Border rights advocates want the Department of Homeland Security (DHS) to investigate allegations of coercive interrogation, excessive use of force and wrongful detention by Border Patrol agents at the El Paso and southern New Mexico crossings.
The ACLU of Texas, the ACLU of New Mexico and the nonprofit Southern Border Communities Coalition (SBCC) filed a complaint with DHS on Tuesday on behalf of people who say they experienced various types of mistreatment when crossing between the United States and Mexico.
The complaint details 13 incidents, which, according to the groups, “reveal a pattern of CBP [U.S. Customs and Border Protection] coercion and abuse,” deny individuals their rights to due process and violate international human rights laws.
“When individuals are detained by CBP officers, they must … not be subjected to physical or psychological treatment amounting to torture or other cruel, inhuman or degrading treatment,” the complaint reads.
The groups say the incidents took place between January 2013 and October 2015. In one case, a woman identified as Jane Doe — a legal permanent resident of the United States — says she was strip searched on two occasions without explanation by CPB officers at the Santa Fe bridge and Yselta-Zaragoza bridge in New Mexico.
“They made her lower her pants and underwear to her knees,” the complaint says. “Ms. Doe was menstruating at the time and found the search extremely humiliating.”
In another case, Amanda Rodriguez Varela, a 51-year-old activist and Mexican citizen, says officers falsely accused her of being a sex worker and threatened her with criminal prostitution charges while she was crossing El Paso’s Paseo del Norte International Bridge. According to the complaint, Rodriguez Verela says she had proof of employment with a women’s rights organization and a visa allowing her to travel to the United States, but that officers told her she was “being a whore.”
Rodriguez Varela and four other individuals allege Border Patrol agents forced them to sign English-language deportation documents that they didn’t understand.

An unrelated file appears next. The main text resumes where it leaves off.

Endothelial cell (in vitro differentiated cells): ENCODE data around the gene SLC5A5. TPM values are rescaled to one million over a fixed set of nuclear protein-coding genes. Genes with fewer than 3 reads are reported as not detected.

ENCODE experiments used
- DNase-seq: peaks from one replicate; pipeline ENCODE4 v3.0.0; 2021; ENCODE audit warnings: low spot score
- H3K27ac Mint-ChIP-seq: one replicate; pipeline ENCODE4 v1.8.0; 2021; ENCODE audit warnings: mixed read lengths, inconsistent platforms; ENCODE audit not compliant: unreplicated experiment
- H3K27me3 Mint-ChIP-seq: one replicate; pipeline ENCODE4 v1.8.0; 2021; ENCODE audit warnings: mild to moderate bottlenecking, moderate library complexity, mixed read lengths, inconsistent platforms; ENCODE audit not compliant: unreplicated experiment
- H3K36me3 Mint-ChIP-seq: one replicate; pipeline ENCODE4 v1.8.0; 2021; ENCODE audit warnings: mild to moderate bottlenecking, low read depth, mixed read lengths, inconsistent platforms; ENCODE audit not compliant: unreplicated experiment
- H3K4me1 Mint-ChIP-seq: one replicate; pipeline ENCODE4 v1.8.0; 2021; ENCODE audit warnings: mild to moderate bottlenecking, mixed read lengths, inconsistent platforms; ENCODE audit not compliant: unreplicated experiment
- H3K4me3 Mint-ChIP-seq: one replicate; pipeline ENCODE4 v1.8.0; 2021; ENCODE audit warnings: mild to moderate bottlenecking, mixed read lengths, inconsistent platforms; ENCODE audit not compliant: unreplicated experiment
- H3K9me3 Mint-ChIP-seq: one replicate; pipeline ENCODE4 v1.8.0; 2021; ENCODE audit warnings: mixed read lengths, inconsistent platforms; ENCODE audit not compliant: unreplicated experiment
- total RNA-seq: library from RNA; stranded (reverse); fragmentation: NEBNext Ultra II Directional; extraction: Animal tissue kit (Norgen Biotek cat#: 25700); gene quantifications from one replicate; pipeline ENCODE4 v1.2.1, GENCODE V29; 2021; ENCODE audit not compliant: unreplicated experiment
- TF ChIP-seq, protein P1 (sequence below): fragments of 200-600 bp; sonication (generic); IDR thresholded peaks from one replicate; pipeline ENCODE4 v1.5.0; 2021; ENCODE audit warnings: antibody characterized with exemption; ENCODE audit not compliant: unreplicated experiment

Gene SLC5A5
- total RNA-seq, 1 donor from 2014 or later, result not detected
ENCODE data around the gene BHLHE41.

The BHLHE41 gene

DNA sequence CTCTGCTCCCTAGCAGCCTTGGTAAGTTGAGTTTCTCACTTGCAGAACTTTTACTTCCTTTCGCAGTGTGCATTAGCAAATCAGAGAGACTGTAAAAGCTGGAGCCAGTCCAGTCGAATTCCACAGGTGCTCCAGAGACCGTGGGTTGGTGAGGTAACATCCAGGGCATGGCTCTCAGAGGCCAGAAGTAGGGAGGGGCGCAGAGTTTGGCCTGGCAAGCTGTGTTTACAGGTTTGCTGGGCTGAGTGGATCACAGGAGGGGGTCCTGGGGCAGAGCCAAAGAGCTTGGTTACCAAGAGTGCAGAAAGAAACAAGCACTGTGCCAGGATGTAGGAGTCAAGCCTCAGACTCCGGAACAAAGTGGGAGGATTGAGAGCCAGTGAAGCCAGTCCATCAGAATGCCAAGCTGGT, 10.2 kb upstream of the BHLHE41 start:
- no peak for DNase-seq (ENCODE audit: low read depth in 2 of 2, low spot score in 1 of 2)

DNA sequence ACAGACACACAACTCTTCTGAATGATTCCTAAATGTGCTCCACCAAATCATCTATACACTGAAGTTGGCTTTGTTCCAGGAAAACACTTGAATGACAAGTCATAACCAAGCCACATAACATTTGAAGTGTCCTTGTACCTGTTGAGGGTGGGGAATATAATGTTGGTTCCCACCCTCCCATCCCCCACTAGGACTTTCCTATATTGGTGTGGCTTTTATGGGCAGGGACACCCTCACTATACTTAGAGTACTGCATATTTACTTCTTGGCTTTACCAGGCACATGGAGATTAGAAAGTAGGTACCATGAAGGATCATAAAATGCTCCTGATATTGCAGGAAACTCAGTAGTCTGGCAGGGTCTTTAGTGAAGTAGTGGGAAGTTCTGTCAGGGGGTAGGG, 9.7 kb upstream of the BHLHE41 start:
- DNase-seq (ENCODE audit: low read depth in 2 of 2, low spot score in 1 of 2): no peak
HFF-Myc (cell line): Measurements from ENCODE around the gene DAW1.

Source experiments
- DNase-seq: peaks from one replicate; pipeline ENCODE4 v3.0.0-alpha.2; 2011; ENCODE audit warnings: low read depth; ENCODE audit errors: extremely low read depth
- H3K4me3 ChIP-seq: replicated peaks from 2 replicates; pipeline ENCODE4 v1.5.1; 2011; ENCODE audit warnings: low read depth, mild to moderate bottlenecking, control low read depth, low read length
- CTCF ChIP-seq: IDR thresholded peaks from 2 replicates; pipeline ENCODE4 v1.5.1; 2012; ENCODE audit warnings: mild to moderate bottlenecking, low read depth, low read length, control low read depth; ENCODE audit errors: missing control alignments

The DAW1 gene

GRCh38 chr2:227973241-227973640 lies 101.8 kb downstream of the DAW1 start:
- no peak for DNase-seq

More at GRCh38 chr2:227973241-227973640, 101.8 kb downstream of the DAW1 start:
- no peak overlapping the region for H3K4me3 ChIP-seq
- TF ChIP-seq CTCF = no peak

The groups argue that Border Patrol agents must treat children, pregnant women, people with disabilities and trafficking victims with “special care” at ports of entry, but some allegations indicate the opposite.
In one complaint, a pregnant woman alleges that Border Patrol agents at a New Mexico port of entry questioned her relative for six hours and denied her food and water while she waited in her car, which led to her dehydration. Another woman says officers ignored her when she was experiencing a medical emergency in her car while on an international bridge.
In a statement provided to the Observer via email, DHS spokesperson Daniel Hetlage wrote that the agency “does not tolerate discrimination nor mistreatment,” and is taking the groups’ complaint seriously.
“CBP provides ongoing training in customer service and professionalism at the entry-level, and throughout an officer’s career” and has “dedicated officers covering all operational environments to specifically handle professionalism-related issues and concerns, which are highlighted via posters and outreach at all ports of entry,” Hetlage wrote.
The organizations want DHS to create a “uniform” system for individuals to file complaints, increase oversight of Border Patrol agents and implement body cameras.
“We will continue to hold CBP accountable for blatant constitutional abuses, including excessive use of force, on citizens and non-citizens alike,” Edgar Saldívar, senior staff attorney for the ACLU of Texas, said in a press release. “We call for improved and transparent complaint and custody policies as we continue defending the rights and liberties of residents in our border communities.”